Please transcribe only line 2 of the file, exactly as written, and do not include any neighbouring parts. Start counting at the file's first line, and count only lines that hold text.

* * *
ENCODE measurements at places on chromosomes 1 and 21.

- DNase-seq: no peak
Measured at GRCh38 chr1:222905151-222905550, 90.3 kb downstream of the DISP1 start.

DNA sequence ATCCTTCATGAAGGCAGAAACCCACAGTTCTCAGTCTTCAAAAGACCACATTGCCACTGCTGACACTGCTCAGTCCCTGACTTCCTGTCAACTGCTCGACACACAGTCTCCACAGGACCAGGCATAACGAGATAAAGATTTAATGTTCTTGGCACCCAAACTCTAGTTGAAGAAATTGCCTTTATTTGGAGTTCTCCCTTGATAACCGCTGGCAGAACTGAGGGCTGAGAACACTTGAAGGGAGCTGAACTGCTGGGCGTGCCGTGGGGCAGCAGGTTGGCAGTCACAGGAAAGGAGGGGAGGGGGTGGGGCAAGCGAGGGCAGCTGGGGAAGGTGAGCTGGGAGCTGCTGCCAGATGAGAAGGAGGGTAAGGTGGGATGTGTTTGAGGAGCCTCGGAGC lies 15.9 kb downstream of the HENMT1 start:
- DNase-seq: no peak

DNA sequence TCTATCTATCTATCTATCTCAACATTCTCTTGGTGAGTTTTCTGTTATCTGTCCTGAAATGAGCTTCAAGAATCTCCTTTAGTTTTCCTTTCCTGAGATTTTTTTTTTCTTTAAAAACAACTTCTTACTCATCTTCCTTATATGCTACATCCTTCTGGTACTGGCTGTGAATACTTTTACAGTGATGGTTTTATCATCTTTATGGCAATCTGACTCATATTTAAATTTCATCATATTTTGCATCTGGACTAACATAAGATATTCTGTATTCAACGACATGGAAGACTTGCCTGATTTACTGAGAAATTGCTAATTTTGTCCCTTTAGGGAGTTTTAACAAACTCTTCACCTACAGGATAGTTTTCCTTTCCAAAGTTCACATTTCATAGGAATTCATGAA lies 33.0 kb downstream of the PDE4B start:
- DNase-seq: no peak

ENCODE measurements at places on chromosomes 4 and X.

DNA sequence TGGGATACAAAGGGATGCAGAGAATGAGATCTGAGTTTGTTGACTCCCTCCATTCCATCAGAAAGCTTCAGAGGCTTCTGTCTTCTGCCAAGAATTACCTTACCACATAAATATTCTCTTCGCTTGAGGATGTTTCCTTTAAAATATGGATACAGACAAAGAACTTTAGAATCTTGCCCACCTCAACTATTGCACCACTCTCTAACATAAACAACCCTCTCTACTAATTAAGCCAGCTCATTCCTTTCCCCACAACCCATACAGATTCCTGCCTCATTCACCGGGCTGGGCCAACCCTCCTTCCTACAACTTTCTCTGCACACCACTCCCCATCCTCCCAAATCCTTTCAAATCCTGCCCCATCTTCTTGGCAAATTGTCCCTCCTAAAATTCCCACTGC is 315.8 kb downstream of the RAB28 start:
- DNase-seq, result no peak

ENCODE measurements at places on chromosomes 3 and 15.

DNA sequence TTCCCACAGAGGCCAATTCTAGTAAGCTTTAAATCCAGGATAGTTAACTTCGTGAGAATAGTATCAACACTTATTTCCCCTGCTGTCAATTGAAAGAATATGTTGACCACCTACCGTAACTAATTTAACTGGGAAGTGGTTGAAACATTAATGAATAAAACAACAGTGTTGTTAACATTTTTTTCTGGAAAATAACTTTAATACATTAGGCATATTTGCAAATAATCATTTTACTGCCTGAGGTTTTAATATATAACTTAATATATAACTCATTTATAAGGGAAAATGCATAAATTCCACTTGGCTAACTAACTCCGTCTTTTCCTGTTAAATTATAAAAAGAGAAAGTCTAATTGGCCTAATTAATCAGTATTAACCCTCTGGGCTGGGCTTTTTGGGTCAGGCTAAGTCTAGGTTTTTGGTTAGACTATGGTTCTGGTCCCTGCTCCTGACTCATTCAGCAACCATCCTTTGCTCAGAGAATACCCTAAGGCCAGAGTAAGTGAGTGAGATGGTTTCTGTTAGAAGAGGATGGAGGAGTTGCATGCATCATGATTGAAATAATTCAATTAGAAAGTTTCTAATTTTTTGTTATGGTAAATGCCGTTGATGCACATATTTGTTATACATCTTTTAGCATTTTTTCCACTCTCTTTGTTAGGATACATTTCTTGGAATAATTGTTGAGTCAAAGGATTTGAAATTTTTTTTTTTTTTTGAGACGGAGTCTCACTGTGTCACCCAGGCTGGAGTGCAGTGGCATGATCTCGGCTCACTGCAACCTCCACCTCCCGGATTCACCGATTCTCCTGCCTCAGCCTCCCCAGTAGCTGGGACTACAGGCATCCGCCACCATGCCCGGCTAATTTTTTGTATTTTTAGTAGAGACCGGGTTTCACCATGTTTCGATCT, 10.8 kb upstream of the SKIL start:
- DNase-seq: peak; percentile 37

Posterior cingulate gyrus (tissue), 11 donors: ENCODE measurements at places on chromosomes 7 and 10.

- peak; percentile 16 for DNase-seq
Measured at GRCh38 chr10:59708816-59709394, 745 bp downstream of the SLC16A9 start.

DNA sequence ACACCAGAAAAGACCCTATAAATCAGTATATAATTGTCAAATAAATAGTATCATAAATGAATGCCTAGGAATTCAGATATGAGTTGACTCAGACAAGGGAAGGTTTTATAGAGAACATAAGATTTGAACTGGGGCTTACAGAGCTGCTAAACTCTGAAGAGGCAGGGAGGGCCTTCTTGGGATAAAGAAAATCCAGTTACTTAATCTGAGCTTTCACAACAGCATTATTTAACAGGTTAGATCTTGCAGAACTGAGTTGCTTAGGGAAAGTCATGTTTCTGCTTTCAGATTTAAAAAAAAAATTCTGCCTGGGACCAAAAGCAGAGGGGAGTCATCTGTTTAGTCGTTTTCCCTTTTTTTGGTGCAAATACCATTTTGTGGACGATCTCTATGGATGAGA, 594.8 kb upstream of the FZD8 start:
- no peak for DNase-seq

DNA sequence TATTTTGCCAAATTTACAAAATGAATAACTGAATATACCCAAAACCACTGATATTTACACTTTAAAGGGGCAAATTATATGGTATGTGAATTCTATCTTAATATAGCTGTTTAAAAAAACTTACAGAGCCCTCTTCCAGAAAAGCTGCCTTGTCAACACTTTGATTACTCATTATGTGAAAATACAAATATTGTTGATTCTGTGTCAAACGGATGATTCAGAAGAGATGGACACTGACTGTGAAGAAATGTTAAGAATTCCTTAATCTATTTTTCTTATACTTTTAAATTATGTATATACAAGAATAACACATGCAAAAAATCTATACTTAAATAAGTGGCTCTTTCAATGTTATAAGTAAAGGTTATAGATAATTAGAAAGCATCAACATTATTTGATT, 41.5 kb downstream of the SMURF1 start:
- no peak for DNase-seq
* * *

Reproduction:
- DNase-seq: no peak